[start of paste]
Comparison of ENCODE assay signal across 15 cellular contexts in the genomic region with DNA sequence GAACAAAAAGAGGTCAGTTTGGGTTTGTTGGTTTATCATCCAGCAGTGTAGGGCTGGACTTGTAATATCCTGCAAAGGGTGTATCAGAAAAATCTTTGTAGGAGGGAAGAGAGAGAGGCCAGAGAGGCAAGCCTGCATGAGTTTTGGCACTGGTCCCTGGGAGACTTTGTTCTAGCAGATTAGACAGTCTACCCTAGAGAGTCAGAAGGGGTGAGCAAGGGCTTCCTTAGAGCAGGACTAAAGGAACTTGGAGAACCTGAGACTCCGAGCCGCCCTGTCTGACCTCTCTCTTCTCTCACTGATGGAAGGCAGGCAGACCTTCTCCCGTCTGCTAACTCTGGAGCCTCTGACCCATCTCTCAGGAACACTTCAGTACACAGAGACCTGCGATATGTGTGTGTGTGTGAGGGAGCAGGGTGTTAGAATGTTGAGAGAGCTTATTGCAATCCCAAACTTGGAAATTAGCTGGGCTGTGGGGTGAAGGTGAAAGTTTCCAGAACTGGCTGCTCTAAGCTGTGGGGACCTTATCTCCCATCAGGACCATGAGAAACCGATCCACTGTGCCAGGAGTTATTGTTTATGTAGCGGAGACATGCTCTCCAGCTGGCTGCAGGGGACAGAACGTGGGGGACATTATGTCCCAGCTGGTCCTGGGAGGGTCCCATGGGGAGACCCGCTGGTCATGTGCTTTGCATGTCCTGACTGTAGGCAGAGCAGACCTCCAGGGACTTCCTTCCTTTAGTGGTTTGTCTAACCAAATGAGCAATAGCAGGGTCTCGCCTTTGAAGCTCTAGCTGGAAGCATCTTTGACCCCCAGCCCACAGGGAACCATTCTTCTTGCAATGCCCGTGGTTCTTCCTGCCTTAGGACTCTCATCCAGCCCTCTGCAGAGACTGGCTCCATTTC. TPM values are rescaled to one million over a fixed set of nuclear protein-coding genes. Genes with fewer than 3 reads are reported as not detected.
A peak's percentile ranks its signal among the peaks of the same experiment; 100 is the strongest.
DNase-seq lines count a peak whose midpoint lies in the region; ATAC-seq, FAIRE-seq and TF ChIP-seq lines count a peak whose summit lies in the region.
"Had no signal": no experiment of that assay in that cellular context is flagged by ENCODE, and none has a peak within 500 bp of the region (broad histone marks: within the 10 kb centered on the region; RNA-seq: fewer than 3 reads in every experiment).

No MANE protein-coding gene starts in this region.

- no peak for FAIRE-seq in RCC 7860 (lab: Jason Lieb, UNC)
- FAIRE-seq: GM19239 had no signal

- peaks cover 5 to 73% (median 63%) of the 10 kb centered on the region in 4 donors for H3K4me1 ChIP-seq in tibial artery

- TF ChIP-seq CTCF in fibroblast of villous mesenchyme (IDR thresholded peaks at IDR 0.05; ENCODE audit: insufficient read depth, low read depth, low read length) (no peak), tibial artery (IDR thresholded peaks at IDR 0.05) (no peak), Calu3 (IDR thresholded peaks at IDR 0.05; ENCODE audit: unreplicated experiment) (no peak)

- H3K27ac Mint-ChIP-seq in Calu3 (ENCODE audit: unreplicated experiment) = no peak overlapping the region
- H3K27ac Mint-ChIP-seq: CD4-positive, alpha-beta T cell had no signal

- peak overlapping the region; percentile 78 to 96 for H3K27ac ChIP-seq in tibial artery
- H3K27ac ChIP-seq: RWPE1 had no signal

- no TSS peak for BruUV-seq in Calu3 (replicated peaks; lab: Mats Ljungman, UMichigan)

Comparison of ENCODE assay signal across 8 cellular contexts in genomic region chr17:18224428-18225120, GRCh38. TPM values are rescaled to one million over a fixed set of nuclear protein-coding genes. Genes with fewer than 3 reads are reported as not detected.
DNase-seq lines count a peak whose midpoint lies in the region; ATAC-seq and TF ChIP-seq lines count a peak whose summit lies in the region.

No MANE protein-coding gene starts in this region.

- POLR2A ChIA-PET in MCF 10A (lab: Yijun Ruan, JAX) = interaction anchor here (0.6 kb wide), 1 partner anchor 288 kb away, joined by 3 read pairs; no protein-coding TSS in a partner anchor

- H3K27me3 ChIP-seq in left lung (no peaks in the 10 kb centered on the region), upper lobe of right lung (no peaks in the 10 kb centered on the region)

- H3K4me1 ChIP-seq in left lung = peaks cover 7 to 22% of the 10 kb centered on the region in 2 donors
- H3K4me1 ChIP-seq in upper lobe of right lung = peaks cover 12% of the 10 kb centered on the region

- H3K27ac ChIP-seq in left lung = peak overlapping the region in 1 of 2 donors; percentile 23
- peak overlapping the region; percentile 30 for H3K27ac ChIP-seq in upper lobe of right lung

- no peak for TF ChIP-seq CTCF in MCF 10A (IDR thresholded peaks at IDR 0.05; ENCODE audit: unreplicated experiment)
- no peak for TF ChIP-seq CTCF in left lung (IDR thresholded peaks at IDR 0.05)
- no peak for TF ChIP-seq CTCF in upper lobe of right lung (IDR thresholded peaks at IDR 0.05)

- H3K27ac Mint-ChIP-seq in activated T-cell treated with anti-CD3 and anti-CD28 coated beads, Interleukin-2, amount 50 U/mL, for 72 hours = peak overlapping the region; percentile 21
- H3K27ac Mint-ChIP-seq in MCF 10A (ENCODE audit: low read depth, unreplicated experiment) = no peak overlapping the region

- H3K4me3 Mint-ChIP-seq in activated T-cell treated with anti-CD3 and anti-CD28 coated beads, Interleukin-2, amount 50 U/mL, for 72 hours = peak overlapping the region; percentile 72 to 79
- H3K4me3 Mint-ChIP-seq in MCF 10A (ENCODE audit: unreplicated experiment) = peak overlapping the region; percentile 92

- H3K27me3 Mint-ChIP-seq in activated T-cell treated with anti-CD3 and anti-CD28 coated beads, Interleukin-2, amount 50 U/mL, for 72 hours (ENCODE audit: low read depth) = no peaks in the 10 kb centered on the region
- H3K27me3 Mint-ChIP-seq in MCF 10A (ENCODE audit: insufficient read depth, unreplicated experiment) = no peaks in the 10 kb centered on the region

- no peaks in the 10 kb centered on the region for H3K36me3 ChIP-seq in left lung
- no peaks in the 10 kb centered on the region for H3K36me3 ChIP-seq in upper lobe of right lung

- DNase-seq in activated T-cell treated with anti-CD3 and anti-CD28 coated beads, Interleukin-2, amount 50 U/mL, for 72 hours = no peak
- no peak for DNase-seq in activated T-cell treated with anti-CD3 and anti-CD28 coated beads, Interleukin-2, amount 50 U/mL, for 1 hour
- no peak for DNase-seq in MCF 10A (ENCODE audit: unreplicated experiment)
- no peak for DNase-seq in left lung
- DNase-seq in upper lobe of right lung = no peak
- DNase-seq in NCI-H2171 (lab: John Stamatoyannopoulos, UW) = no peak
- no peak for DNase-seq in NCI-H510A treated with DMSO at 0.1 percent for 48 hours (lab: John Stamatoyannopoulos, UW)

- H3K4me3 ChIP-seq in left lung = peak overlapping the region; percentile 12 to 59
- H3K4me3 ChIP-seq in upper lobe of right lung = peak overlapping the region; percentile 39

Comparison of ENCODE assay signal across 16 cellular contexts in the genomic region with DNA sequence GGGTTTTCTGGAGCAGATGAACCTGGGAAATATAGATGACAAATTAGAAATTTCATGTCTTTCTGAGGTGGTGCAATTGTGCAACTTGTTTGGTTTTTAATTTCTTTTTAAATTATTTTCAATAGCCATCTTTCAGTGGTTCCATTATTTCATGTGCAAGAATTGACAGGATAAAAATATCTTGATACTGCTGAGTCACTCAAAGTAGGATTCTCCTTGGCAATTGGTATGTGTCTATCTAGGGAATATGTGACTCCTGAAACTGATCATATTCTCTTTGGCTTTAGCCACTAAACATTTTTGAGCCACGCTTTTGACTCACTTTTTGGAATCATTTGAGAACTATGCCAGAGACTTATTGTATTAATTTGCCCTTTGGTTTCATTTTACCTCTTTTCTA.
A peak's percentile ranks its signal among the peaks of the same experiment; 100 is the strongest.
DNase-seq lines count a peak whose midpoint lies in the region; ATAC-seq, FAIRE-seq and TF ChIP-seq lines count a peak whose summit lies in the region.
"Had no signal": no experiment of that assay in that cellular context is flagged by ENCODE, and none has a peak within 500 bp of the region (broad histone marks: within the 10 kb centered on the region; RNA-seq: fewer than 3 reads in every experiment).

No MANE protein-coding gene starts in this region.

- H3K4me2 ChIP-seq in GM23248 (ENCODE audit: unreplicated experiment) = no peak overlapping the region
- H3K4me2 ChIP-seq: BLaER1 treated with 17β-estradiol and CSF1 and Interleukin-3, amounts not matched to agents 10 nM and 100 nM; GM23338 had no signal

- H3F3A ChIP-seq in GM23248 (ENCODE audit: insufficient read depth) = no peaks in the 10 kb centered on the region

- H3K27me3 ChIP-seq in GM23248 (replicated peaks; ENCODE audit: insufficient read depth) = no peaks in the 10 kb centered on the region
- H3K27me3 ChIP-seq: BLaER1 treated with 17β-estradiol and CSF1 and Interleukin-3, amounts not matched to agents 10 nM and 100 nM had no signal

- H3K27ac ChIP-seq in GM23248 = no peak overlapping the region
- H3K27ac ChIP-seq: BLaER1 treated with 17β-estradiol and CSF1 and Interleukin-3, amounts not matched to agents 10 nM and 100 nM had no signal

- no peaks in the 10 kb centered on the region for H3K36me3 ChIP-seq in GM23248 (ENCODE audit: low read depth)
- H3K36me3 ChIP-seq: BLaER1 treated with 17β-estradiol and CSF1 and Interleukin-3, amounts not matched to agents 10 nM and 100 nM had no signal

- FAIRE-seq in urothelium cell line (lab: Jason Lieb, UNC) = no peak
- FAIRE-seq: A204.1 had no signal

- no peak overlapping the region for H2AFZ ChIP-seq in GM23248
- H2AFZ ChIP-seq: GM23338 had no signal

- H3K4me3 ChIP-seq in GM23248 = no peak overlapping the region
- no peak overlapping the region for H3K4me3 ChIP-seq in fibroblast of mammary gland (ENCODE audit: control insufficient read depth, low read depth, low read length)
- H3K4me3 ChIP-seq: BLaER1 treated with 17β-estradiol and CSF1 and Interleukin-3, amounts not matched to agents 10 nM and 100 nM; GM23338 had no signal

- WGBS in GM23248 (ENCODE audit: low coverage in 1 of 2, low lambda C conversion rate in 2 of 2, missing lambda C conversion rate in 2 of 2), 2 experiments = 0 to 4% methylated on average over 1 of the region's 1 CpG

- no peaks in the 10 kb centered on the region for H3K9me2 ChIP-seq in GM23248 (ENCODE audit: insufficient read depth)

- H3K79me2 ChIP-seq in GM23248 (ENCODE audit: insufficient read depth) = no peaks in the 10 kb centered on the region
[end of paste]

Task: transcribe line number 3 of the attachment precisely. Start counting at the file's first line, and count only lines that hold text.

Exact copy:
DNase-seq lines count a peak whose midpoint lies in the region; ATAC-seq, FAIRE-seq and TF ChIP-seq lines count a peak whose summit lies in the region.